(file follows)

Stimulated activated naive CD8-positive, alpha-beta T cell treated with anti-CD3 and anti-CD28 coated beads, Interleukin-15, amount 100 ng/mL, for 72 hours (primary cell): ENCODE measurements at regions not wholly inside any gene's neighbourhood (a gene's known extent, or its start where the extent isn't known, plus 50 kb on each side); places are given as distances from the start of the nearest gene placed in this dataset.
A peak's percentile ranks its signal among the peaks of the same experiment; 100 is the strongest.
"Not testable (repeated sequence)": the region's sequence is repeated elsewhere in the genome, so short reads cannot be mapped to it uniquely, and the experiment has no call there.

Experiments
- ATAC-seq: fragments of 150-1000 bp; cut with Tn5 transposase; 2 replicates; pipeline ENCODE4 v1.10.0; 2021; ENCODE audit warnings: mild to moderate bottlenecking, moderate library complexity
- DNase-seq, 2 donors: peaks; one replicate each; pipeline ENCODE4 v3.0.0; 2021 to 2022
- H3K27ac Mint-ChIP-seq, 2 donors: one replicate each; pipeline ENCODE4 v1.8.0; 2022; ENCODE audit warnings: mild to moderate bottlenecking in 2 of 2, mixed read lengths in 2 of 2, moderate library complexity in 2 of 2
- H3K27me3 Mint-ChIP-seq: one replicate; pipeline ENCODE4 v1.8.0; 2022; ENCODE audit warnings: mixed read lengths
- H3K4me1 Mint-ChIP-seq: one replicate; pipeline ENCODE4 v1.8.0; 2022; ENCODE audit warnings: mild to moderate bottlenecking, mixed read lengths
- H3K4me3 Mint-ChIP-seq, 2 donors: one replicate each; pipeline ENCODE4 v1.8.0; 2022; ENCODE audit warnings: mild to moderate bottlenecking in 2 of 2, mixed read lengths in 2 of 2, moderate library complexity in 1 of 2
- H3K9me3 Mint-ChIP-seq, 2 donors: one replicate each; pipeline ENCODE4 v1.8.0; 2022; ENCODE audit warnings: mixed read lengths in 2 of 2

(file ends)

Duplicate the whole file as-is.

Stimulated activated naive CD8-positive, alpha-beta T cell treated with anti-CD3 and anti-CD28 coated beads, Interleukin-15, amount 100 ng/mL, for 72 hours (primary cell): ENCODE measurements at regions not wholly inside any gene's neighbourhood (a gene's known extent, or its start where the extent isn't known, plus 50 kb on each side); places are given as distances from the start of the nearest gene placed in this dataset.
A peak's percentile ranks its signal among the peaks of the same experiment; 100 is the strongest.
"Not testable (repeated sequence)": the region's sequence is repeated elsewhere in the genome, so short reads cannot be mapped to it uniquely, and the experiment has no call there.

Experiments
- ATAC-seq: fragments of 150-1000 bp; cut with Tn5 transposase; 2 replicates; pipeline ENCODE4 v1.10.0; 2021; ENCODE audit warnings: mild to moderate bottlenecking, moderate library complexity
- DNase-seq, 2 donors: peaks; one replicate each; pipeline ENCODE4 v3.0.0; 2021 to 2022
- H3K27ac Mint-ChIP-seq, 2 donors: one replicate each; pipeline ENCODE4 v1.8.0; 2022; ENCODE audit warnings: mild to moderate bottlenecking in 2 of 2, mixed read lengths in 2 of 2, moderate library complexity in 2 of 2
- H3K27me3 Mint-ChIP-seq: one replicate; pipeline ENCODE4 v1.8.0; 2022; ENCODE audit warnings: mixed read lengths
- H3K4me1 Mint-ChIP-seq: one replicate; pipeline ENCODE4 v1.8.0; 2022; ENCODE audit warnings: mild to moderate bottlenecking, mixed read lengths
- H3K4me3 Mint-ChIP-seq, 2 donors: one replicate each; pipeline ENCODE4 v1.8.0; 2022; ENCODE audit warnings: mild to moderate bottlenecking in 2 of 2, mixed read lengths in 2 of 2, moderate library complexity in 1 of 2
- H3K9me3 Mint-ChIP-seq, 2 donors: one replicate each; pipeline ENCODE4 v1.8.0; 2022; ENCODE audit warnings: mixed read lengths in 2 of 2